Each booster carries its own LOX in a forward, tapered tank and kerosene in a cylindrical, aft tank. The core stage aft kerosene tank is nestled within the boosters at liftoff, while the larger diameter core LOX tank is positioned above the booster attach points. The boosters (first stage) shut down and fall away after 118 seconds. The core (second) stage continues its burn, shutting down 286 seconds (Soyuz-U) or 290 seconds (Soyuz-FG and Soyuz-ST) after ignition.
The Soyuz third stage, powered by a single RD-0110 LOX/kerosene engine composed of four, fixed main thrust chambers and four gimballed verniers, ignites while attached to the first stage. A lattice structure allows exhaust gases to escape during the start sequence. After staging, a three-part aerodynamic skirt, below the LOX tank at the base of the third stage, is jettisoned. On a three-stage mission, RD-0110 provides 30.4 tons thrust for about 240 seconds to inject itself and its payload into orbit. On a four-stage flight, two options are available. The third stage can either propel Fregat into orbit or Fregat can perform an initial burn to reach orbit, leaving the third stage to fall back to earth on a suborbital trajectory.
Soyuz-2-1a first flew on a successful suborbital test flight from Plestesk in November 2004. Its first Baikonur launch for Starsem was planned for mid-2006. The upgraded design features a new digital control computer and inertial measurement unit. The new control systems allow Soyuz to perform in-flight roll and dog-leg maneuvers for the first time. Previously, R-7 launchers were rotated on the pad to the proper flight azimuth prior to launch. Soyuz-2-1a can also be fitted with the new 4.1 meter diameter "ST" payload fairing.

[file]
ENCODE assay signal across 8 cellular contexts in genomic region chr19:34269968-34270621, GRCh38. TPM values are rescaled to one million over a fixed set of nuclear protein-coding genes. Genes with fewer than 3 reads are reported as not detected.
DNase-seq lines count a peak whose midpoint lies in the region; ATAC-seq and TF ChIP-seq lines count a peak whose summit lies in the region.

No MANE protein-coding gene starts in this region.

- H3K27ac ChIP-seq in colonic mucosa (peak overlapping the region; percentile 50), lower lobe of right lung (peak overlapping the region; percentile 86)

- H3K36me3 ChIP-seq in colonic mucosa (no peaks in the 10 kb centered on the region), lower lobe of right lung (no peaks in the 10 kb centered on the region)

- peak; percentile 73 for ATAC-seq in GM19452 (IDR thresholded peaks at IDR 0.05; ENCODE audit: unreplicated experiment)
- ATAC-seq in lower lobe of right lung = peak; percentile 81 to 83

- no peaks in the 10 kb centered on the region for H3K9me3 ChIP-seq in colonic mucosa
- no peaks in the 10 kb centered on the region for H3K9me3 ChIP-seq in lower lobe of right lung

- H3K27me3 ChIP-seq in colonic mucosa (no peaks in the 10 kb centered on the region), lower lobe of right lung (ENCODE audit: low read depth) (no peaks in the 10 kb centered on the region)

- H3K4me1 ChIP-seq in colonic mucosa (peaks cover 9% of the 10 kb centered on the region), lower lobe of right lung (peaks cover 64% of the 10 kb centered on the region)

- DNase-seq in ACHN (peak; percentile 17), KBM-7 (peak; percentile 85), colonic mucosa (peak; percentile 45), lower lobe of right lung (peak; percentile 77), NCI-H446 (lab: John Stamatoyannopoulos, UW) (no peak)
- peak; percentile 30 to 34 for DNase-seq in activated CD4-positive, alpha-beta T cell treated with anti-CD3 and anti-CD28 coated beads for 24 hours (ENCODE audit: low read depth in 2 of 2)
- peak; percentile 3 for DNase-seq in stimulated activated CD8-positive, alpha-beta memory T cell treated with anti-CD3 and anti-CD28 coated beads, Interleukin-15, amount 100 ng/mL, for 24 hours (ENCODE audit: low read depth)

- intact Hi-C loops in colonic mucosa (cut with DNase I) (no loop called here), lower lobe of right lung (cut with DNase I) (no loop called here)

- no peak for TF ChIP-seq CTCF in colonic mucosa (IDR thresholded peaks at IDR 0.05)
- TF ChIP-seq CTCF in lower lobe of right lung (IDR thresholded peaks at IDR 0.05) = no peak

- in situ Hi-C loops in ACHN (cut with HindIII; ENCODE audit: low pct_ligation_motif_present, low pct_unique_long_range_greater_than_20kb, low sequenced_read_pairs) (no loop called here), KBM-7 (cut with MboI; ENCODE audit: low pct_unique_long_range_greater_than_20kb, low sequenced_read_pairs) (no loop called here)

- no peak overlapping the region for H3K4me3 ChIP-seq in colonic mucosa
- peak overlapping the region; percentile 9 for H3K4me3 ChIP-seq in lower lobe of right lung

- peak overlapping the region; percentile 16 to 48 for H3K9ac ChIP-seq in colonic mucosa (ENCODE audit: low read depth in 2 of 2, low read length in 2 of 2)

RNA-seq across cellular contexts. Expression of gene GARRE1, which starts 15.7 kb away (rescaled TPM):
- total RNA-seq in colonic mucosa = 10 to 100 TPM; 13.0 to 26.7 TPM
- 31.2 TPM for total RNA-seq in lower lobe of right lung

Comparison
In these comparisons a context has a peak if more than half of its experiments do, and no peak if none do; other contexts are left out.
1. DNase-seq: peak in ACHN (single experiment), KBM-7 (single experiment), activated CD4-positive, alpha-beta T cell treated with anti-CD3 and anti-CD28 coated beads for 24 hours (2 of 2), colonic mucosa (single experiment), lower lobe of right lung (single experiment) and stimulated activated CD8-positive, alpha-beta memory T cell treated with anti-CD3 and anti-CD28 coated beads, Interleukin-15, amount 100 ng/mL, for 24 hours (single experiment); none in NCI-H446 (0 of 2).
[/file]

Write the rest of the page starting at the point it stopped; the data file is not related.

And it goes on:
A more powerful RD-0124 staged-combustion engine will
replace RD-0110 on the Soyuz-2-1b variant, which is expected to debut in late 2006.
RD-0124 will produce about the same thrust as RD-0110, but at 34 seconds higher specific
impulse so that the engine will be able to burn longer using the same amount of
propellant. With the new engine, Soyuz 2-1b will be able to lift up to 8.5 tonnes to
low earth orbit from Baikonur and more than 9 tonnes from Kourou. With a Fregat
upper stage, the upgraded launcher will be able to boost 3 tonnes to geosynchronous
transfer orbit from Kourou, allowing it to carry as much mass as some Ariane 4 versions.
Fregat is powered by the S5.92 storable propellant engine, which burns unsymmetrical dimethyl hydrazine (UDMH) fuel and nitrogen tetroxide (N2O4) oxidizer to produce 2 tons of thrust. The engine is capable of up to 20 restarts during a mission. Fregat can provide more than 880 seconds of burn time.
The Soyuz launch vehicle and its payload are integrated horizontally in a hanger. The rocket is moved by rail and erected on the pad only two days before launch.
Currently Starsem's Soyuz/Fregat only flies from Baikonur Area 31/Pad 6, but work has begun on a new launch site at Kourou in South America. Soyuz-2-1a and 2-1b will initally fly from Kourou.
Soyuz/Molniya Russian government missions continue from
Baikonur Area 1/Pad 5 and from Plestesk Area 16/Pad 2 and Area 43/Pads 3 and 4.
Vehicle Components Cont'd
Soyuz-U Launch Sequence (Typical)
Soyuz User's Manual, Starsem, April 2001
Last Update: May 5, 2011